News from the DeGolyer Library
November 2021
Our Latest Exhibit
December 3rd to January 28th, 2022
An Eye for Elegance, Carrie Marcus Neiman and the Women Who Shaped
Neiman Marcus

This December, DeGolyer Library will premiere a new exhibit, An Eye for Elegance. The exhibit explores the life and legacy of Carrie Marcus Neiman, who with her brother Herbert Marcus, Sr. and her husband Al Neiman, founded the iconic luxury department store Neiman Marcus. The trio opened the high end, ready-to-wear store in 1907. At the time, women who could afford luxury clothing had them custom made in New York and Paris, Dallas was still a mid-sized regional hub, and oil wealth hadn't yet come to Texas. An Eye for Elegance will explore how Carrie, along with buyer Moira Cullen, fashion promotions director Kay Kerr, interior designer Eleanor LeMaire and food director Helen Corbitt shaped the fashions and tastes of their clients and society.
For questions, contact Anne E. Peterson, Curator of Photographs, DeGolyer Library, email:
News & Notes
cookbook recipe
Fall means pumpkins and cooking, and if you're looking for something new to whip up, look no further than Caroline Rose Hunt's The Complete Pumpkin Eater. Samantha Dodd marks the end of of the season by exploring the cookbook and sharing some recipes in her latest blog post, which you can read by clicking here.
world war two sailor
Cynthia Franco observed Veteran's Day with a blog post examining at the Blackie Sherrod and William Grady Proctor collections. Proctor (1924-2003) served in the navy during World War II and the Korean War, and his papers include letters between him and his wife Jean, describing his experiences on the USS Hank. Sherrod (1919-2016, pictured left) served in the Navy during WWII and wrote for Our Navy. Issues of the magazine featuring his stories can be found in his papers. Click here to read more.
An image of Mathilde Moisant (right) from the Prints and Photographs collection will be featured in Maryla Boutineau’s upcoming book, Women in the Clouds, which will examine pre-WWI aviators. Moisant was a pioneering American pilot and the second woman in the United States to gain a pilot’s license.
In addition, an iconographic researcher in Mexico City will use DeGolyer images from the Prints and Photographs collection to illustrate the upcoming documentary ¿Por Qué La Vida Es Así? Una Película de todos los Mexicanos. Featured images include Zapatista on a train in Cuernavaca in 1911.
New Finding Aids and Collections

Sally Burwell Childs was a recognized pioneer educator of children and teachers, a specialist in language training and teaching dyslexic students from New York who taught and trained teachers around the world. She focused on learning disabilities, specifically dyslexia, and published a number of articles, manuals, and books on the subject. Her papers include correspondence, manuscripts, tests, evaluations, curriculum, speeches, and clippings.

Recently Accessioned

A2021.0034c - The weather in the plains : typescript manuscript by Townsend Miller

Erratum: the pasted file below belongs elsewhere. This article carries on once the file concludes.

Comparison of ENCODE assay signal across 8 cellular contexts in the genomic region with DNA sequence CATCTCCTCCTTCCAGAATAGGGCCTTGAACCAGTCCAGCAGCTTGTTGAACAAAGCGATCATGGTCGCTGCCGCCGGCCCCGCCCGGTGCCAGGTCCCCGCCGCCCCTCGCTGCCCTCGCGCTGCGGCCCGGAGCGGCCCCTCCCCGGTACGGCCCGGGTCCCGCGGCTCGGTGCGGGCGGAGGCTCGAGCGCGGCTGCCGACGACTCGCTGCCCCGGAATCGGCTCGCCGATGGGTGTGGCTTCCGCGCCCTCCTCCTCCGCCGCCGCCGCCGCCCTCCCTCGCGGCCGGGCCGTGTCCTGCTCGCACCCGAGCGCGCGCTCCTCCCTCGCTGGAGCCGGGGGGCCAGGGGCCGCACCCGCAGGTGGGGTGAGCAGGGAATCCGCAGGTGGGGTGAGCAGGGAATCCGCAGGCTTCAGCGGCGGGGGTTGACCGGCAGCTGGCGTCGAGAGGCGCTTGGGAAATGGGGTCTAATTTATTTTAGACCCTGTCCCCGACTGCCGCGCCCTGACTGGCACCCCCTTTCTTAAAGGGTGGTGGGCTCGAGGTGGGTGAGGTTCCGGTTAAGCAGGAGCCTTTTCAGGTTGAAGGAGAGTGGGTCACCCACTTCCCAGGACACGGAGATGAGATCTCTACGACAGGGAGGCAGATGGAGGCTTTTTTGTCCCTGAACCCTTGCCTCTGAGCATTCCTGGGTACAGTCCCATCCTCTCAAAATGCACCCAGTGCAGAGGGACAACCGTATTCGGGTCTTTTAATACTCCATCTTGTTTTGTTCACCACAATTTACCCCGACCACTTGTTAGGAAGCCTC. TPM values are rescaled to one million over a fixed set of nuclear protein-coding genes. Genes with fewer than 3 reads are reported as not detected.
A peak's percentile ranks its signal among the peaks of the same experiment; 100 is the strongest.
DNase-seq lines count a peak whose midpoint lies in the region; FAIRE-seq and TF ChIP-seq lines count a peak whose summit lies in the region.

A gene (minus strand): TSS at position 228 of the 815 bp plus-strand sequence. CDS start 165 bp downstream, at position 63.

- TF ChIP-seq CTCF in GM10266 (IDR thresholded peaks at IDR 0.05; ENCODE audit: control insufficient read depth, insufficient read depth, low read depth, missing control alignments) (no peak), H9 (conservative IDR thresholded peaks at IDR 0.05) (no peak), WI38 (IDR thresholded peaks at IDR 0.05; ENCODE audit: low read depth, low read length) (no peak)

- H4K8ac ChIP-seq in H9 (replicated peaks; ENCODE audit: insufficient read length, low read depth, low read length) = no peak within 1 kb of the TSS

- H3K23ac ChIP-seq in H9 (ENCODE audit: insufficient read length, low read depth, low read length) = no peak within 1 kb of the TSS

From the Stacks
page from pamphlet
Collection Highlight

Many American cities have historic red-light districts, but only two are known to have been the subject of Blue Book guides: Storyville in New Orleans, and The Sporting District in San Antonio. Pictured here is The Blue Book for visitors, tourists, and those seeking a good time while in San Antonio, Texas, from 1912. The slim guidebook features advertisements and listings for bars and restaurants, roadhouses, cockpits and gambling houses, and a directory of 'houses and women' divided into three classes. Despite the subject matter, the guidebook doesn't have a "wink wink, nudge nudge, say no more" tone--the presentation is dry and to-the-point, with only a few illustrations of taxi-hacks and drivers found inside.
old children's books
Recent Accessions

Carts of 19th century juvenile literature are being cataloged this month, including educational and adventure serials for boys and girls including The Girl Crusoes, The Boy's Handy Book of Manufactures and Industries of the World, and Girls of the True Blue. Many of the recently acquired books come with the distinctive jewel toned publisher's binding covers that were popular in the 19th and early 2oth century, as well as eye-catching cover illustrations. We also know, thanks to notes found in a number of titles, something about the previous readers of some of these books. Girls of the True Blue was gifted to Hester Clark on May 27th, 1908, as a prize for general excellence by administrators at Gwynyholm School, while Kate Read was given The Girl Crusoes in 1911 by Head Teacher M. Witteridge at her school in Epsom, Surrey, England.

Newly Digitized Items

This month, nCDS digitized 82 photographs, taken between 1924 and 1929, from the Southern Methodist University Photographs collection. The photographs here were taken by Bremer Pond, a Boston landscape architect hired by SMU to develop a plan for the campus layout. Many people would say that SMU is most beautiful in the spring, when its renown landscaping is in full bloom. I'd argue that it's stunning in November, when the full color of the fall foliage has finally made it to the southern states. Well, you won't get either here, as these photos are all in black and white. But alas, you can see images of the hilltop that are instantly recognizable--like the photo of Dallas Hall featured here, along side images that are completely foreign to a student in 2021--like Bishop Boulevard when it was a dirt road running through an field.
DeGolyer Book Plate
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